Profile: Maryam Dehganian Pursues Degree Using Cloudy

By Julie Wrinn

Maryam Dehganian earned her undergraduate degree in physics from the University of Kashan, one of the top universities in Iran and ranked first in the country in research productivity. When it came time to pursue graduate work, however, she was attracted to the University of Kentucky for the chance to work with Cloudy, one of the world’s most-cited astrophysical computer programs.

Cloudy is the creation of UK professor Gary Ferland, who began work on it during postdoctoral research at Cambridge University in 1978 and continued developing it after joining UK as an assistant professor in 1980. The program has been open source since 1982 and is updated every other year.

“Since I was interested in computational astrophysics,” Dehghanian said, “joining the Cloudy team was a great opportunity for me.”

Dehganian is also the recipient of the MacAdam Graduate Excellence Fellowship in Physics, established by longtime UK professor Keith B. MacAdam and his wife, Phyllis A. MacAdam.

“This fellowship gave me the chance to be dedicated full time to my research,” Dehghanian said, “and therefore I was able to accomplish milestones that could not be reached otherwise. I have already published two papers, and the third one will be submitted soon. I am also at final stages of preparing a fourth paper. One of the published papers is actually a journal letter. A letter is like a paper, only it is more prestigious.”

Dehghanian uses the Cloudy code to conduct photoionization modeling for the disk-wind in active galactic nuclei (AGN) with the aim of studying its effects on the AGN feedback, broad line region (BLR) and absorbing components. The target case is NGC 5548, a type I Seyfert galaxy (z = 0.01717) that is one of the first AGNs to be extensively monitored. It is also one of the first AGN in which the variation of the  broad emission line flux was observed. It is approximately 245 million light years away, and the mass of its central black hole can be estimated based on the properties of the emission lines in the core region. It is some 65 million times the mass of the sun. Among astronomers, the accepted explanation for the active nucleus in NGC 5548 is the accretion of matter onto a supermassive black hole at the core.

This object was in an unusual state during the observations (2013 and 2014) and showed anomalous behavior that had never been seen before.

Dehghanian described her work as follows:

"In collaboration with scientists at Space Telescope Science Institute, we work on understanding the abnormal behavior of NGC5548, in which the soft X-ray continuum was heavily obscured by an obscurer. This obscurer made the emission and absorption lines go on a 'holiday' and no longer behave such as they were expected to behave. This phenomenon accounts for a paradox that the standard models cannot explain this phenomenon. NASA committed time on six space-based observatories--XMM-Newton, Swift, NuSTAR, INTEGRAL, Chandra and HST--to conduct an unprecedented observing campaign on NGC 5548. There are also six ground-based observatories that had been used to gather data from this object. The result of dedicating 12 observatories to track NGC5548 is a huge pan-spectral (IR through X-ray) data set.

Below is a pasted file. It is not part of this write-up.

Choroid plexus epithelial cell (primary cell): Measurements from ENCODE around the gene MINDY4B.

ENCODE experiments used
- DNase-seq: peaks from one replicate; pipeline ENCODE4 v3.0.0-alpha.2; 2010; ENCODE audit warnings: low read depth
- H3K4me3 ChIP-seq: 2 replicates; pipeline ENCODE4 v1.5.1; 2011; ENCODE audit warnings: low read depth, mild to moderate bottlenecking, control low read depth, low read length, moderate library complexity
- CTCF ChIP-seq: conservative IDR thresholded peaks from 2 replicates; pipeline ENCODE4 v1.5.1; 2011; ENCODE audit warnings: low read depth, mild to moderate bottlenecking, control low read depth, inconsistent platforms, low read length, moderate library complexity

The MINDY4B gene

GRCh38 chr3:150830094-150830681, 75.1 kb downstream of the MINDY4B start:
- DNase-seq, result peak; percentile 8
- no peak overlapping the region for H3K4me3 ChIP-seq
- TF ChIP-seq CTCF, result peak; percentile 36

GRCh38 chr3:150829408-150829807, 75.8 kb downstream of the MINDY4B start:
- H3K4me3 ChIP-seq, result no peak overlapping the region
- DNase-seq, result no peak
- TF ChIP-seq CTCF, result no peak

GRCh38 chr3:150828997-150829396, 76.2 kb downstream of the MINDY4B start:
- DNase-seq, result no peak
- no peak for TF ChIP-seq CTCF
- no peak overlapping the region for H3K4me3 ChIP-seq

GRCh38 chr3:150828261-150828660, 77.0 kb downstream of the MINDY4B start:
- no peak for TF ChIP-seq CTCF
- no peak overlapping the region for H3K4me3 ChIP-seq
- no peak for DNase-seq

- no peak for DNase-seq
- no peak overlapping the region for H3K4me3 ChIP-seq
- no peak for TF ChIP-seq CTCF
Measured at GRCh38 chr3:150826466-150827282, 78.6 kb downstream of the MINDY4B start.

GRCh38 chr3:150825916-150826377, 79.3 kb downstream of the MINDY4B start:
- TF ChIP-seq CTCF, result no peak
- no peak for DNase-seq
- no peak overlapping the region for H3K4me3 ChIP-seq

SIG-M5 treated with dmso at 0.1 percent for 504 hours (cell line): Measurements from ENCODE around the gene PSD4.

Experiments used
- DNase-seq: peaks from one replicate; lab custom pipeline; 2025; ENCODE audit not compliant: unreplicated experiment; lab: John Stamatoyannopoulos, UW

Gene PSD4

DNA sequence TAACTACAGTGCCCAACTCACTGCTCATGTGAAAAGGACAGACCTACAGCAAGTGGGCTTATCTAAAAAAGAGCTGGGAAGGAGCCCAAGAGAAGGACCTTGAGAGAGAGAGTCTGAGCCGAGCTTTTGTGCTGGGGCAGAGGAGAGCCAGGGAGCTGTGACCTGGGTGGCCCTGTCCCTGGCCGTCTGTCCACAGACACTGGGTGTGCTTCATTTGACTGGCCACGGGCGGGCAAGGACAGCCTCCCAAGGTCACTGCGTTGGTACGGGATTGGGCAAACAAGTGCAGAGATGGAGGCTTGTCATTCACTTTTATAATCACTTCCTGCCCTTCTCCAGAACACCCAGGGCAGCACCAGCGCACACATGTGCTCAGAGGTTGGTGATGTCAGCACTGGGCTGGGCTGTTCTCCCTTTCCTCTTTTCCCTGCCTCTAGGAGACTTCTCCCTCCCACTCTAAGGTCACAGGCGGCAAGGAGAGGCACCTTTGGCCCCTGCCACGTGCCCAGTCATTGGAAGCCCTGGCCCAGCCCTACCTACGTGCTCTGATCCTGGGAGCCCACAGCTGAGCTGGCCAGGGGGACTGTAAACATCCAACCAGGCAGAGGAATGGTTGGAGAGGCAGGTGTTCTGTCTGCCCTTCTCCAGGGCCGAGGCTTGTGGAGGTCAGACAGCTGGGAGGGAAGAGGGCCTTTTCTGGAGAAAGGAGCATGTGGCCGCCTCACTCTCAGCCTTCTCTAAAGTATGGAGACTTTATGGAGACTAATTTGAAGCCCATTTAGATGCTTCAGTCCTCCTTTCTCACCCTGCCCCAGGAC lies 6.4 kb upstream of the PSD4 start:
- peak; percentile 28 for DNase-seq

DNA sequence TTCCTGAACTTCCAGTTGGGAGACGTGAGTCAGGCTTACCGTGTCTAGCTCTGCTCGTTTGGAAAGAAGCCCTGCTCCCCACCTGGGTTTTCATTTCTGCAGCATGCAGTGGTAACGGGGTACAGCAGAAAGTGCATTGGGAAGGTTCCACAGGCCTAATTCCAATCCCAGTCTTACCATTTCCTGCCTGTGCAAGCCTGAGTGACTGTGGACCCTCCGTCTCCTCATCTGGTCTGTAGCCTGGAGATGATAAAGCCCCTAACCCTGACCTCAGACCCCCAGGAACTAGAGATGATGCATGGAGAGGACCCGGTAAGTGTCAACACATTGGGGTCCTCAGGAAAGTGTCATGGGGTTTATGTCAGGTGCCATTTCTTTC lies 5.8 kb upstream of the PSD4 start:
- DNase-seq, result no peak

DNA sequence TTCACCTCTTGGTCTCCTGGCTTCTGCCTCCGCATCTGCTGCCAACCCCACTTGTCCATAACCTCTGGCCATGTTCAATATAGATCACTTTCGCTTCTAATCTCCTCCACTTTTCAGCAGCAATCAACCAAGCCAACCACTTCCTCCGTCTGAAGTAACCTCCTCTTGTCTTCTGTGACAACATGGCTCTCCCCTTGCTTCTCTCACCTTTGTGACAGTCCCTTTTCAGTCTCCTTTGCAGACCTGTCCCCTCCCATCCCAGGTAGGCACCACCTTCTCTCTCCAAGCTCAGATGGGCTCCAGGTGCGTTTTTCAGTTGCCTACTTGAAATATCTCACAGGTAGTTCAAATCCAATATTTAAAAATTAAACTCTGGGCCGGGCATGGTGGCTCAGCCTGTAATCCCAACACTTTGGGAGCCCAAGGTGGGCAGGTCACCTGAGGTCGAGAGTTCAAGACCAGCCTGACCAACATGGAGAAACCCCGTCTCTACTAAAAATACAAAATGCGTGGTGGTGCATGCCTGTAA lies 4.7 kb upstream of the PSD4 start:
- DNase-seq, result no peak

"To find an explanation for what had happened, we need to predict the behavior of the black hole and the obscurer considering a lot of possible scenarios. We mainly use the data taken by Hubble Space Telescope and simulate the holiday that happened in the lines. To be able to model and predict this phenomenon, we need a tool to do numerical calculations. Cloudy is the tool that we use. We produce models of the emission and absorption lines and the obscuration and adapt Cloudy to fully model what we observed, improving the code. As a Cloudy developer, I will incorporate these improvements into next releases of the code. This will benefit other researchers in the field and future space missions as well.

"Cloudy is, in fact, a spectral synthesis code designed to simulate spectra from interstellar matter possibly exposed to an external source of radiation under a broad range of conditions. Cloudy simulates gas ranging from fully ionized to molecular. This makes it possible to predict many observed quantities by specifying only the properties of the cloud and the radiation field striking it. The code is being developed here in Lexington and is publicly available under an open source license, which has a two-year release cycle."

The MacAdam Fellowship, like other forms of graduate student support, provides crucial resources that accelerate the timeline for Dehghanian’s degree. After earning her Ph.D., she intends to continue her research as a postdoctoral scholar with the goal of obtaining a faculty position in physics. Meanwhile, her contributions to the Cloudy code will have a lasting impact.

“The developments from my research will be implemented into future releases of Cloudy,” she said.

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